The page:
Arts & Entertainment


Artwork by Hannah Cox

Cleansed, written by Sarah Kane, probes flesh, bodies and the human psyche; tracing the experience of six characters in an anonymous institution who are manipulated and mutilated by the ever-present figure, Tinker.

Presented by Montague Basement at the PACT Theatre as part of the Sydney Fringe, the play, directed by Saro Lusty-Cavallari explores the physical and emotional costs of forcing individuals to meet social standards.

“That’s a story that’s always important to me and Cleansed, like the misfits it depicts, refuses to conform to our expectations.” Lusty-Cavallari said.

Traversing feelings of grief, love and despair and the inevitable pain that attaches to those emotions, the play acknowledges anguish but does not reject the value of pain.

“At its core Cleansed is about institution; about how they break us down and remake us according to their specifications, and that breaking down is quite literal in this play.”

While Cleansed deals with visceral, brutal and sometimes disturbing images, it also touches upon lyricism and humour.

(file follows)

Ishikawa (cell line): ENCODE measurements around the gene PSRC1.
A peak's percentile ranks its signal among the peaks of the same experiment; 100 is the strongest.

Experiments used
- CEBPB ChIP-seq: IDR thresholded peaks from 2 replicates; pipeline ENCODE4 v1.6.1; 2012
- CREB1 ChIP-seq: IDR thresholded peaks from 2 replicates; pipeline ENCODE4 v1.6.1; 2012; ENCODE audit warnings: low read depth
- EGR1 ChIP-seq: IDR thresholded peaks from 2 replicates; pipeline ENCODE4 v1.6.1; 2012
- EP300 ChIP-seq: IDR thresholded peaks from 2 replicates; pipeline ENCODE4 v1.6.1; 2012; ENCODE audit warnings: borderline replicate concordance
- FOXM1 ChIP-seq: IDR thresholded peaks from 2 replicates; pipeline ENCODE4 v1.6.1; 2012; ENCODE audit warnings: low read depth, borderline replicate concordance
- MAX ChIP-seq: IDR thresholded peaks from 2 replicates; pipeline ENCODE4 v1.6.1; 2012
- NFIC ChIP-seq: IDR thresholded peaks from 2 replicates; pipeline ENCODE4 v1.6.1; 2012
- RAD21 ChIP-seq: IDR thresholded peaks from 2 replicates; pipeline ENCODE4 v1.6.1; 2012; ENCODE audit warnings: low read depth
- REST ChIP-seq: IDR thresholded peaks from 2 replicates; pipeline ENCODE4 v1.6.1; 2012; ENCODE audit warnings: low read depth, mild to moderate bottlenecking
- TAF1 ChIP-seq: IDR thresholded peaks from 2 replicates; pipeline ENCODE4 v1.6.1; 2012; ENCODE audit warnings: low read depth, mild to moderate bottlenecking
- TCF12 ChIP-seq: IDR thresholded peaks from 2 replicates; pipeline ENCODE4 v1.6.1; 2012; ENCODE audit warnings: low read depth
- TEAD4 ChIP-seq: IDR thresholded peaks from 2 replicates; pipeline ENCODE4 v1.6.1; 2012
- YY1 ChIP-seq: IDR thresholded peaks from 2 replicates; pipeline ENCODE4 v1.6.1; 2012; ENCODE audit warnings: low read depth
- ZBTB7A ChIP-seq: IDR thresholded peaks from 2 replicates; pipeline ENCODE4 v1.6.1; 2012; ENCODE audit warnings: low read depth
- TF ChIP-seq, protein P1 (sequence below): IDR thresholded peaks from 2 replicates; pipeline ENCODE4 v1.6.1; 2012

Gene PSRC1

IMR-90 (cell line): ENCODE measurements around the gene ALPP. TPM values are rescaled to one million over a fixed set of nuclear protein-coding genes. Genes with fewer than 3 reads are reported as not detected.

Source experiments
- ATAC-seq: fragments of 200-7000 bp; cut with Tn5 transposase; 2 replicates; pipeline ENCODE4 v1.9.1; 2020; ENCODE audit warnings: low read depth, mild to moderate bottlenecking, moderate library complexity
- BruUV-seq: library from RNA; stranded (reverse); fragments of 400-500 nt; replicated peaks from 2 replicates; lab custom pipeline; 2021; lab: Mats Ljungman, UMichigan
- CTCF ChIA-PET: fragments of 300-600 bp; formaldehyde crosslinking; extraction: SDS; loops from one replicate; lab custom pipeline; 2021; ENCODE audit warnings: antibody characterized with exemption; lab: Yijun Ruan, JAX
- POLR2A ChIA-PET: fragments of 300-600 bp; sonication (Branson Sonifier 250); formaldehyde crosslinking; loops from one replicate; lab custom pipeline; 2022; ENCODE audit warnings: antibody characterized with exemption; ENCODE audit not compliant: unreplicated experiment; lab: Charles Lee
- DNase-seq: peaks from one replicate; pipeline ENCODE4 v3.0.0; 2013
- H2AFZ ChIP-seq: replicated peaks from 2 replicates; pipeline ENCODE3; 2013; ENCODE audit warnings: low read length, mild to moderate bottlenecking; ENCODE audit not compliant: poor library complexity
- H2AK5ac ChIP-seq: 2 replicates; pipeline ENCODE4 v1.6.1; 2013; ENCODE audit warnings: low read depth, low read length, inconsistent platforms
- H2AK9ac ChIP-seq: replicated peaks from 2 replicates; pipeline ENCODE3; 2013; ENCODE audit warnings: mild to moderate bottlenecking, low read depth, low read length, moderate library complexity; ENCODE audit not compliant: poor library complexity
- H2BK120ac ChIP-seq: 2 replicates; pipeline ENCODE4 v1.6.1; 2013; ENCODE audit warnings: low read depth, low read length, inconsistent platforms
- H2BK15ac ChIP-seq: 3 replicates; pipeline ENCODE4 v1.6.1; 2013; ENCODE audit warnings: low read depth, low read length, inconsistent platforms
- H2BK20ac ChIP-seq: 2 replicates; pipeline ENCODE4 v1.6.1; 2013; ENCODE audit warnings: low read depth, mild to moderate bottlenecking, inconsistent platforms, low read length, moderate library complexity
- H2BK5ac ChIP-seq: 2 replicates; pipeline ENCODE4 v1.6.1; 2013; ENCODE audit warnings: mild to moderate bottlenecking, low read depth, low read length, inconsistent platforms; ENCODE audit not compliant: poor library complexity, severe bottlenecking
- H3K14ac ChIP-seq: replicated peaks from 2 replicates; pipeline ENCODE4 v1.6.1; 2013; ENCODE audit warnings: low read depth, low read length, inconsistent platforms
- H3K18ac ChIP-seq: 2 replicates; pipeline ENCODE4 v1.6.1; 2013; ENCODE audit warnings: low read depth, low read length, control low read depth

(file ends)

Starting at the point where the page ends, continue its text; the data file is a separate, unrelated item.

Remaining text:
“Kane contrasts grotesque violence with picturesque beauty; explicit sex with clumsy slapstick in a way that can’t be logically exposited but leaves an incredibly lasting impact.”

Cleansed plays with contrasts, but clear cut dichotomies are not always evident when good and evil is not neatly divided.

“Cleansed is dark. It’s extremely violent. There are a lot of naked bodies. Yet it is far from a nihilistic play, it shows a lot of warmth towards its characters and ends on a surprisingly hopeful note.” Lusty-Cavallari said

Lusty-Cavallari’s production incorporates the use of cameras and live feeds to explore questions of voyeurism and the desensitisation of audiences to violent spectacles. Whilst it will be uncomfortable, it will no doubt be a provoking theatrical experience.

“Cleansed dares to let the actor’s body tell most of the story,” Lusty-Cavallari explained, “There’s an immense value to having real flesh suffer and triumph before the audiences eye, it’s ultimately what separates theatre from anything else. And I think that opens up an unparalleled opportunity for empathy, something that is always worth walking away with.”

Sep 19-23. PACT. 107 Railway Parade, Erskineville. $25-$30+b.f. Tickets & Info:

By Shon Ho.

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